There was a cart for the dead, a cart for the liv­ing

The Jewish Chronicle - - NEWS - BY KEREN DAVID

THE BAND played On­ward Chris­tian Sol­diers as the sol­diers marched, car­ry­ing bay­o­net-fixed ri­fles, from the Guild­hall — where they had been feted at a spe­cial ban­quet — to the Lon­don docks. Each sol­dier had been given the Free­dom of the City of Lon­don.

This was Mor­ris Buznic’s in­tro­duc­tion to army life in 1917 as vol­un­teer for the 38th Bat­tal­ion of the Royal Fusiliers, part of the Jewish fight­ing force of the First World War.

Mor­ris was my grand­fa­ther, and the sto­ries of his war ser­vice come from my fa­ther. I’ve filled in some gaps us­ing a book, We Are Com­ing Un­afraid by Michael and Shlomit Keren, which tells the wider story of the Jewish sol­diers who fought for the British against the Ger­mans and the Ot­toman Em­pire in the later stages of the First World War.

That they were there is mainly down to the Zion­ist leader Ze’ev Jabotin­sky, who lob­bied the British govern­ment from 1915 to cre­ate a Jewish le­gion. When they did, it con­sisted of sol­diers from Pales­tine, Canada, Ar­gentina and the US, as well as those liv­ing in Bri­tain, who largely formed the 38th bat­tal­ion. The Guild­hall ban­quet came af­ter ba­sic train­ing in Ply­mouth, and be­fore the troops were dis­patched to the Mid­dle East.

For many of Mor­ris’s com­rades, there was no choice about join­ing up. They were Rus­sian im­mi­grants and a re­cent agree­ment be­tween Bri­tain and Rus­sia meant they had to join the army or be repa­tri­ated to Rus­sia.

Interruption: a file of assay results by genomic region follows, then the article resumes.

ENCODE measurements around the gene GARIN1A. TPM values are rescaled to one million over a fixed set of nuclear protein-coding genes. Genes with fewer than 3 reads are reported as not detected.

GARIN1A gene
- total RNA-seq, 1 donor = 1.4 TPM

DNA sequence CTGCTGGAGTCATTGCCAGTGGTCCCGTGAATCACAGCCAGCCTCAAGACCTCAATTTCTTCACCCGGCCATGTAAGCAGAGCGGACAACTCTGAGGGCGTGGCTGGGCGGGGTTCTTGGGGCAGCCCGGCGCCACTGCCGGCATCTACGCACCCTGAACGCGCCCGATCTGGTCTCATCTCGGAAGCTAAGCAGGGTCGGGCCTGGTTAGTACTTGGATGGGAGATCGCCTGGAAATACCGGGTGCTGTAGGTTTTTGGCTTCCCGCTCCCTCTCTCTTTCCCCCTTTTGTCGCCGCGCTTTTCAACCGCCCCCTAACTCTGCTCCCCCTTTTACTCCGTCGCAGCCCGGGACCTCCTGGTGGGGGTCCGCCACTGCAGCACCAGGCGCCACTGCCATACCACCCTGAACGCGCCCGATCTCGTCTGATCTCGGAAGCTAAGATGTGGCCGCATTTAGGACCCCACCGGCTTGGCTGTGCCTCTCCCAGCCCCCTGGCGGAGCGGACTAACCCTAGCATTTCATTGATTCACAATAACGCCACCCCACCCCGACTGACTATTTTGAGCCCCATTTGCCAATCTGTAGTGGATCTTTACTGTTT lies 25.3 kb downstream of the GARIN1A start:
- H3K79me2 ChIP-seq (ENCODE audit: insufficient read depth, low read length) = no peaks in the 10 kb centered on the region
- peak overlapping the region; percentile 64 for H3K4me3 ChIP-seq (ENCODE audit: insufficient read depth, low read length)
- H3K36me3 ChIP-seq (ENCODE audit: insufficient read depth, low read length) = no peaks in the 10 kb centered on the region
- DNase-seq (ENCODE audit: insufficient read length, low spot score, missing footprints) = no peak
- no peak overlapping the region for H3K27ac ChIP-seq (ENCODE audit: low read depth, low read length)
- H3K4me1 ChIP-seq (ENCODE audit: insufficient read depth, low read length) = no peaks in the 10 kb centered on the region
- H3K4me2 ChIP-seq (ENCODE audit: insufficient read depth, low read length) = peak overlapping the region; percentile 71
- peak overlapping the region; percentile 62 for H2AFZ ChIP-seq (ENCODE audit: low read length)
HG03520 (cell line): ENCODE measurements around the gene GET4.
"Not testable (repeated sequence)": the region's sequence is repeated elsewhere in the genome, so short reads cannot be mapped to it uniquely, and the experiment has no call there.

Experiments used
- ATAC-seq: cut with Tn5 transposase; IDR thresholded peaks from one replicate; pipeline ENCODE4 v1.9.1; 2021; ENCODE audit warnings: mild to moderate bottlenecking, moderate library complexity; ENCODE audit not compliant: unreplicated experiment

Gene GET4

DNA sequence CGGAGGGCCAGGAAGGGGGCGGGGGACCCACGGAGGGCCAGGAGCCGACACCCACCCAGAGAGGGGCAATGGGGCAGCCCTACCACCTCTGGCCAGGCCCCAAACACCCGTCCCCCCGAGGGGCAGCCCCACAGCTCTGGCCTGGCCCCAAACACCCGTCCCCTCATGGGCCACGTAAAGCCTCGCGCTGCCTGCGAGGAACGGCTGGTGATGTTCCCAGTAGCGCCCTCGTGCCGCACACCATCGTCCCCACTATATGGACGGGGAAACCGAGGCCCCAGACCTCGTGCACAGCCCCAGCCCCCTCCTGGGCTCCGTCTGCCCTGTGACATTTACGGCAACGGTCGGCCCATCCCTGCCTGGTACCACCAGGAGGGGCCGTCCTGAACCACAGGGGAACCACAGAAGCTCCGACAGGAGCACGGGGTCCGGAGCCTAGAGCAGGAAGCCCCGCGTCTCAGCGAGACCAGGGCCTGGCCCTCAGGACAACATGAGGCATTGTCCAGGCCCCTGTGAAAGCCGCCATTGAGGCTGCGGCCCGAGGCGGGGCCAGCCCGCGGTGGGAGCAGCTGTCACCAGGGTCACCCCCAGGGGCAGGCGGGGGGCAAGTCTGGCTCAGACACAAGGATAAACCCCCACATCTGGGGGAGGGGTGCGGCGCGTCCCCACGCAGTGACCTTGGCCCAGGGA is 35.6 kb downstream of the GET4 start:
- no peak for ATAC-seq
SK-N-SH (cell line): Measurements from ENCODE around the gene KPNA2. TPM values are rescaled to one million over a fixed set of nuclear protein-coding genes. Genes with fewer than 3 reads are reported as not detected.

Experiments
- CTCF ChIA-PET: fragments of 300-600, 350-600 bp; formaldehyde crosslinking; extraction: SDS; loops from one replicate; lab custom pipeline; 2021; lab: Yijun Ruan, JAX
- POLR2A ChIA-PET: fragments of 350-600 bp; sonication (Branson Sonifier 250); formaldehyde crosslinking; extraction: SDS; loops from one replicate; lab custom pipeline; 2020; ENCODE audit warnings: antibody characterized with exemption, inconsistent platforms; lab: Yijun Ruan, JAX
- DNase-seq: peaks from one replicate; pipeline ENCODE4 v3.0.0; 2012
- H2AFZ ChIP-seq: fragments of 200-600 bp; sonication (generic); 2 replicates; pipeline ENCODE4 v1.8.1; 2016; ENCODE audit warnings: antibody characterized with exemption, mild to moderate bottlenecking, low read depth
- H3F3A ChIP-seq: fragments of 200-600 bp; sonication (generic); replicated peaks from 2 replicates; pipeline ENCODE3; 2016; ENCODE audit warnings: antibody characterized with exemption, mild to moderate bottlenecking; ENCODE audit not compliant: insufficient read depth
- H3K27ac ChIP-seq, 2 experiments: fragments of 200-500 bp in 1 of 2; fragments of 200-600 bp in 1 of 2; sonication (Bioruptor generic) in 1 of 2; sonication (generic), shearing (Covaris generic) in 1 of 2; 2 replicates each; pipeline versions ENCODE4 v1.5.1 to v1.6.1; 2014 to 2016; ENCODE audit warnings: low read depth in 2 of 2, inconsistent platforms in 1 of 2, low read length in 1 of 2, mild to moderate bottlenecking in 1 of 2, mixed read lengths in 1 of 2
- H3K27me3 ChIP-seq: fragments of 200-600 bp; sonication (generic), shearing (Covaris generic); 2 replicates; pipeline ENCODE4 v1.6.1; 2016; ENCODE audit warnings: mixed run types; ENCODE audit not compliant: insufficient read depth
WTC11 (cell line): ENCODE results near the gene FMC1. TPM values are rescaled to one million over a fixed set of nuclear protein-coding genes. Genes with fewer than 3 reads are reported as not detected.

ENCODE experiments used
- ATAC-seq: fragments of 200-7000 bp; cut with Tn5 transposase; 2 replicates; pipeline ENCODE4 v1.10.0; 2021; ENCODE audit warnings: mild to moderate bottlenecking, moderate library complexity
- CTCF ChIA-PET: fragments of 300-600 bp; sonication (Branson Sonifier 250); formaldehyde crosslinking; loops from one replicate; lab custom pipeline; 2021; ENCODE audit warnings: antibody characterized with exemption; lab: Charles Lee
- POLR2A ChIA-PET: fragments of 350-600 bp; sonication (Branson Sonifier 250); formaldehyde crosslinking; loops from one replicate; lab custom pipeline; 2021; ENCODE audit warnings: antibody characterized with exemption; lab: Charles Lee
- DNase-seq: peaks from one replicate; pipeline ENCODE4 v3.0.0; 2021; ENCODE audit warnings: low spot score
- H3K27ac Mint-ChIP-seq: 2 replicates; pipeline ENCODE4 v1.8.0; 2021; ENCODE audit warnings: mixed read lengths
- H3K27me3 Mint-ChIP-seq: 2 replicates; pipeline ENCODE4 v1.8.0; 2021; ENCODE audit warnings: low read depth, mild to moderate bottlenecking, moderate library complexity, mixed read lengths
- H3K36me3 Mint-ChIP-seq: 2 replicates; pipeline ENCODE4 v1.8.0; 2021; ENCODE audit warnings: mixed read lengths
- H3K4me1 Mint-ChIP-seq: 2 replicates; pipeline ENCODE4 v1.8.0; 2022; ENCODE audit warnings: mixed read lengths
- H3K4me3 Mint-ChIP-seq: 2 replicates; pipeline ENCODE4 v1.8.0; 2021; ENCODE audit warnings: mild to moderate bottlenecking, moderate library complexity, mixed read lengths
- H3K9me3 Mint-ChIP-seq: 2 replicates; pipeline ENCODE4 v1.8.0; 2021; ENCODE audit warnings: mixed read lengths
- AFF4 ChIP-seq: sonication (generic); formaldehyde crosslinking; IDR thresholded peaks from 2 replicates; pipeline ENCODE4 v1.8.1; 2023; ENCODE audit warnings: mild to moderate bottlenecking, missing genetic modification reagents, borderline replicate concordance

But he was from Poland, not Rus­sia; his grand­mother had been born in Wales; and he and his brother had been liv­ing in South Wales for more than a decade, work­ing as ped­dlers. His brother stayed in Merthyr Tyd­fil, but Mor­ris, still sin­gle in his mid-20s, trav­elled to Lon­don and queued overnight to en­list.

He was “very pa­tri­otic” says my fa­ther, not­ing that join­ing up meant reg­u­lar meals, clean un­der­wear and a rent­free roof over his head, plus pocket money and even­tual British nat­u­ral­i­sa­tion.

Once on board, the Jewish sol­diers were read a no­tice said to come from the Chief Rabbi per­mit­ting work on the Shab­bat and eat­ing of non-kosher food while un­der army dis­ci­pline. “Their first meal was baked beans and pork,” says Dad, “but whether sausages or bits of meat I was never told.”

They landed in Egypt and went sight-see­ing, be­fore “get­ting down to the se­ri­ous busi­ness of de­feat­ing the Turks who were hold­ing Gaza against var­i­ous British as­saults. Gaza was shelled for three days and nights by 200 ar­tillery field guns. The Turks broke and fled north to Lebanon, pur­sued by the British who di­verted long enough to cap­ture Jerusalem.”

In Jerusalem, the non-Jewish British of­fi­cers had a prob­lem when their Jewish troops did not want to go onto Tem­ple Mount, “the fear be­ing that the Mount was sub­ject to a cherem (curse) for any­one who breached its ho­li­ness,” says my fa­ther.

“The Chris­tian of­fi­cers would not ac­cept this and or­dered a pla­toon up to clear the Mount of any en­emy. The Jewish pri­vates were pre­pared to dis­obey the or­der but the Jewish se­nior NCO pointed out that would be mutiny pun­ish­able by death and there were one or two of­fi­cers who would be pleased to carry out the ex­e­cu­tion.